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Monthly Archives: September 2013
As a Californian, I can say that Maher’s description of the state is dead-on. It really is nice here.
The Atlas Shrugged Party looks like it’s barreling full-tilt to an economic shutdown–an Atlas Shrugged scenario for real–in a couple of weeks, and here’s Jon Favreau’s advice to President Obama: [A] failure to raise the debt limit would inflict far more … Continue reading
They can barely contain themselves. In fact, they’re flush about it. This was in The New York Times yesterday: The mood in the Capitol on Saturday, at least among Republicans, was downright giddy. When Republican leaders presented their plan in a … Continue reading
Andrew Sullivan wrote the following yesterday: Today we discovered just how radical the House GOP is: threatening to blow up the entire faith and credit of the country in order, among other things, to build the Keystone Pipeline and effectively nullify the last … Continue reading
Reality is starting to assert itself. You won’t read this at the Drudge Report, but evidence is accumulating that Obamacare has been working over the past three years, and it’s poised to be a success moving into its “insurance exchange … Continue reading
THE RELIGION TREE I. The leaf doesn’t fall far from the tree, and we are all leaves on the same tree, and will take our leave from here. II. The yellow leaf signals fall, the green leaf, pride before the fall. … Continue reading
At least, there is no methane evidence to support the idea that there is life on Mars. This depressing little piece of news was reported today by Kenneth Chang in The New York Times science section: In findings that are … Continue reading
PROCESSIONAL (After Thomas Hardy’s “God’s Funeral”) I. At twilight, a people-train prepared to move. Dead God carried at the front; mourning contagious. I am my own sadness at the death of God. II. I saw Him. He first appeared a man. Then a … Continue reading
The reason I still like Jesus, though I’m an agnostic, is because Jesus was a victim, not a victimizer, and so proved a trailblazer to three key moral insights: (1) respect of conscience (Jesus called people to his cause, but … Continue reading
Ayn Rand, concepts, and art. Two novels-of-ideas by Ayn Rand (1905-1982)–The Fountainhead (1943) and Atlas Shrugged (1957)–and the individualist and pro-capitalist political positions that Rand laid out over the course of her lifetime, have had an outsized impact on the contemporary conservative movement … Continue reading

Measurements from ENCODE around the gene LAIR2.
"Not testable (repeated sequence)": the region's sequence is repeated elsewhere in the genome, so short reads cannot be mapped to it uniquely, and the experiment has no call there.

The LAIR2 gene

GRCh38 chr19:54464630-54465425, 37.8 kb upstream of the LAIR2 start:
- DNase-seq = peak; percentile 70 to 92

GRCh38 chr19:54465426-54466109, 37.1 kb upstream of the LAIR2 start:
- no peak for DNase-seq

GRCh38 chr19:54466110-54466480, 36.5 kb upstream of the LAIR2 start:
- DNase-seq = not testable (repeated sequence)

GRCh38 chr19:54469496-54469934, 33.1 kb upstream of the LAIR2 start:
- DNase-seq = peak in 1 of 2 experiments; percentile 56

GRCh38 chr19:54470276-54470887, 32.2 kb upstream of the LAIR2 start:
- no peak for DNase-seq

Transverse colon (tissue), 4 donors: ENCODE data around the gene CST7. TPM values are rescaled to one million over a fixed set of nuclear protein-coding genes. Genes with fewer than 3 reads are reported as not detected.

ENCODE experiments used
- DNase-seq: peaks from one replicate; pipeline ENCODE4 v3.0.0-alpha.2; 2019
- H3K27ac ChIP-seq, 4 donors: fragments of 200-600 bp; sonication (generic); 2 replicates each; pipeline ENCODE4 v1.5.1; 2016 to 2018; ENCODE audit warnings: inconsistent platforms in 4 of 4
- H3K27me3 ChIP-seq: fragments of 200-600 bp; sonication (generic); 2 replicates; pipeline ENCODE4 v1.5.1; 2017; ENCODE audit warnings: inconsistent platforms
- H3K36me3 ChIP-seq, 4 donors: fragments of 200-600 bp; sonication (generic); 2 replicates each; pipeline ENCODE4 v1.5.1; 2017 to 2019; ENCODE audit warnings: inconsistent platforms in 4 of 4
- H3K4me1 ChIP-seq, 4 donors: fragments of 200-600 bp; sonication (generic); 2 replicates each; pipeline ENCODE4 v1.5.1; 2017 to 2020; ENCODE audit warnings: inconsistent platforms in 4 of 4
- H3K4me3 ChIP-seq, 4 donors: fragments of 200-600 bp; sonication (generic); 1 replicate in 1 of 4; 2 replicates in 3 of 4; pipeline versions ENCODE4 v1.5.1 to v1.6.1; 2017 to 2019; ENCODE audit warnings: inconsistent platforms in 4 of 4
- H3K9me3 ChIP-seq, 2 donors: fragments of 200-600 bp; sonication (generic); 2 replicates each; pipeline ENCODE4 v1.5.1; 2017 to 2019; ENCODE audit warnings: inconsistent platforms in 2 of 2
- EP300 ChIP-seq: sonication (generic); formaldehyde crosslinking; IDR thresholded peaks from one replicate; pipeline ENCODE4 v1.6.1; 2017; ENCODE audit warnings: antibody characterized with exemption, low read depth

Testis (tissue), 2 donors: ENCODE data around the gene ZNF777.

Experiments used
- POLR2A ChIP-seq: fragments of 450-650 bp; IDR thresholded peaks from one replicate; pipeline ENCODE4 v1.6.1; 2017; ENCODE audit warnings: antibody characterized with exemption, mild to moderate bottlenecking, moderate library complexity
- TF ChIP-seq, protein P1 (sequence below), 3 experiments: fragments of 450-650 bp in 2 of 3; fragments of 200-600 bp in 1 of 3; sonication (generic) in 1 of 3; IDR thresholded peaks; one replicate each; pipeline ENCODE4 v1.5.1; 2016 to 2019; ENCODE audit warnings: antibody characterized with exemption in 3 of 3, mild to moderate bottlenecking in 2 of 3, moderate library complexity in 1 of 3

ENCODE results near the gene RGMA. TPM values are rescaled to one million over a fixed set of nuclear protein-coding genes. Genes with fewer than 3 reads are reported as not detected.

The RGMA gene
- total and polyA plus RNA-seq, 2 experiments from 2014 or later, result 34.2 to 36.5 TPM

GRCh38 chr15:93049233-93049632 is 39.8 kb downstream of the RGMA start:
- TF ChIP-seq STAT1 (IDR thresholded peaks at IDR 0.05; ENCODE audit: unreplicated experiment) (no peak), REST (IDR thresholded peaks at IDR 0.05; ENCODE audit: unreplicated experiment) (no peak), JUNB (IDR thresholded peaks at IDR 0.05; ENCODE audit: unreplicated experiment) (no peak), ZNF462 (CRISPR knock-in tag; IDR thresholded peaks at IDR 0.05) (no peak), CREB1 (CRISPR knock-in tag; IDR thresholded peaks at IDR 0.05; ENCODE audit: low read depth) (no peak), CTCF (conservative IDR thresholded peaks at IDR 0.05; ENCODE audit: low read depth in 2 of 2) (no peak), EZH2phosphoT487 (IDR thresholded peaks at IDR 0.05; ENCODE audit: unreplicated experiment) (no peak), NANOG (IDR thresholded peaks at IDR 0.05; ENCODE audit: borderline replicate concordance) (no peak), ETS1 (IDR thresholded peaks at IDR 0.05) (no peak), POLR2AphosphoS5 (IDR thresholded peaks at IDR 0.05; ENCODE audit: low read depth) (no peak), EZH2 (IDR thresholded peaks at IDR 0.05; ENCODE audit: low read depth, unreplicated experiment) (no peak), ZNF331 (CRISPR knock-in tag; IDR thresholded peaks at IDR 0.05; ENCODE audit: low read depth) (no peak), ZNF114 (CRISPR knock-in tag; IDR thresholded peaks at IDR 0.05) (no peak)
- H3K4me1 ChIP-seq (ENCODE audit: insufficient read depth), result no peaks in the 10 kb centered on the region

Who is Donna Haraway and what is a cyborg? Donna Haraway (b. 1944) teaches feminist and science studies in the History of Consciousness program at the University of California at Santa Cruz. In addition to taking a degree in English, … Continue reading
Stanford professor, Dr. Robert Sapolsky, author of Why Zebras Don’t Get Ulcers, is among my favorite science writers and is the “go to” expert on the subject of stress and health in this excellent National Geographic documentary.
In For the Time Being (1999), Annie Dillard (b. 1945) writes the following: “There is now, living in New York City, a church-sanctioned hermit, Theresa Mancuso, who wrote recently, ‘The thing we desperately need is to face the way it is’” … Continue reading
A plausible scenario of start to finish based on a related family of girls and women:
In psychology, you can change your attitude or you can change your behavior, and it’s always easier to change an attitude than it is to change a behavior. That’s apologetics; what it is really. Apologetics gives the doubting believer heavily … Continue reading
Obviously, the simplest explanation for why the Holocaust occurred is shit happens. In a world where things rarely go the way that good and reasonable people want them to, the Holocaust, initiated by bad and unreasonable people, is an especially horrific … Continue reading
I’ve been reading NYT reporter Charles Duhigg’s new book on habit formation, and it’s excellent. Here he is giving a brief TED talk on the subject:
Freud and contingency. One of Sigmund Freud’s important insights is that each of us has a contingent history; that is, we each have been born into a particular place and time not of our choosing and live out our circumstances … Continue reading
David Rakoff wrote a whole novel in sing-song rhyme, like a Dr. Seuss book, and it has just been posthumously published. Not sure I like it, but below is a sample. I do like this couplet late in the recording, … Continue reading